America has roughly 120 million adults in the 19-to-44 age bracket, that is, people in their prime borrowing years. That is not a large number against the 420 million prospective savers in the aging developed world as a whole. There simply aren’t enough young Americans to absorb the savings of the rest of the world. In fact, there aren’t enough young Americans to absorb the savings that America should generate internally. American demographics are healthier than those of the other developed countries, but not by a reassuring margin.
Here is the demographic dilemma underlying America’s financial problems:
1) Americans counted on capital gains in homes and to a lesser extent in equities to fund the largest wave of retirements in American history, and these gains have vanished. Many Americans will thus not be able to retire.
2) Americans need to rebuild their finances, that is, to save, just when their incomes are falling and unemployment is rising.
3) Home prices are not likely to recover in the foreseeable future because demographics are against them. Empty nesters are increasing as a proportion of the population, which is why one academic study forecasts a 40% oversupply of large-lot single family homes by 2025.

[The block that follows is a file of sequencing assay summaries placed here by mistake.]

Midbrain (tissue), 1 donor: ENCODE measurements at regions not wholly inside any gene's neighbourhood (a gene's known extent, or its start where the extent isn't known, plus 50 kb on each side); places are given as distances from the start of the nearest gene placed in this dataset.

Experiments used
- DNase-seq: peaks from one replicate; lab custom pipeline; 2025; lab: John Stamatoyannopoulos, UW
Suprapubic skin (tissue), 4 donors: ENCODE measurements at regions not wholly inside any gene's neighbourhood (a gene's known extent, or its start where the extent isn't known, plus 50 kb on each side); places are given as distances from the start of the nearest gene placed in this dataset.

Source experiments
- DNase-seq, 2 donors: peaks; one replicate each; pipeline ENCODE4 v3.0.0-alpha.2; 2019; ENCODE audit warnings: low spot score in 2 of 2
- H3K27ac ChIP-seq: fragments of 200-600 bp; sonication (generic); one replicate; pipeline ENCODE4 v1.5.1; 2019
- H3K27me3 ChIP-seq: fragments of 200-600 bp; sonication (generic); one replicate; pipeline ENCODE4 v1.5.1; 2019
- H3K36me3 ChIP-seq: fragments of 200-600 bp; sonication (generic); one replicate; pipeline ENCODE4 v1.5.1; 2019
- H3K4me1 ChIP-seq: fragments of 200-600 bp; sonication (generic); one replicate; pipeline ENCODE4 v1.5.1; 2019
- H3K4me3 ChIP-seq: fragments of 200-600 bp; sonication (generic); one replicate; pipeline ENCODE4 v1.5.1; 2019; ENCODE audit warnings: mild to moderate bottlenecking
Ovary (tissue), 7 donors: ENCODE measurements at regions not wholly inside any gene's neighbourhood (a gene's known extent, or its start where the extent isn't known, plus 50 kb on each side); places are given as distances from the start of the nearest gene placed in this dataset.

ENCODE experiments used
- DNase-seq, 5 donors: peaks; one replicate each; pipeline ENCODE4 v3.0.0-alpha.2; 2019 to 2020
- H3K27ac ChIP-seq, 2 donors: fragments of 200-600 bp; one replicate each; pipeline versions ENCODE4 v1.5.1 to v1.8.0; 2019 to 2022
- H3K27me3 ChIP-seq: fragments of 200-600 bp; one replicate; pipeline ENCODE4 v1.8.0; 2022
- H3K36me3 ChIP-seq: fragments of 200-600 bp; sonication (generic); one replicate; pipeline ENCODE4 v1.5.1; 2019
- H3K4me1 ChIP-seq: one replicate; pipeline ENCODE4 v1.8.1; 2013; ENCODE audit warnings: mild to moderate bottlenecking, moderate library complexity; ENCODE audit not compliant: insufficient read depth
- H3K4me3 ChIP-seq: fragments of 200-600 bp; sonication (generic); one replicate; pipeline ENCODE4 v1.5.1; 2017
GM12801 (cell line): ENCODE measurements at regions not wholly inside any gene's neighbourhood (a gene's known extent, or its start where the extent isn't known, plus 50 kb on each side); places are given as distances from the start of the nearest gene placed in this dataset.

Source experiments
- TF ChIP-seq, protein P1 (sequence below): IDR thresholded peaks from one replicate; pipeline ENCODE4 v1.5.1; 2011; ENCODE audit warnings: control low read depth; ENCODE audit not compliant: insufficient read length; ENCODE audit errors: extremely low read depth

If Americans save rather than spend, consumption and output will fall further, according to the conventional economic wisdom. That is why both the Bush administration and the incoming Obama administration offer “fiscal stimulus,” that is, throwing money out of helicopters to encourage consumer spending. It isn’t going to work.
On Dec. 5, the Bureau of Labor Statistics reported the sharpest fall in employment since 1974. In fact, the three-month average of employment change is the worst on record. What Americans have discovered is that an economy based on opening boxes from China and selling the contents at Wal-Mart, and selling homes back and forth, is highly vulnerable. America does not need as many people to sell homes or to open Chinese boxes, and businesses are laying such people off. Service jobs are vanishing just at the point that tens of millions of prospective retirees will be looking for just the sort of jobs that older people seek when they cannot fund their retirement – selling houses, or manning a department-store counter. Wages will fall as older workers seek employment of any kind rather than retire. This effect will be far greater than the impact of immigration on American wages.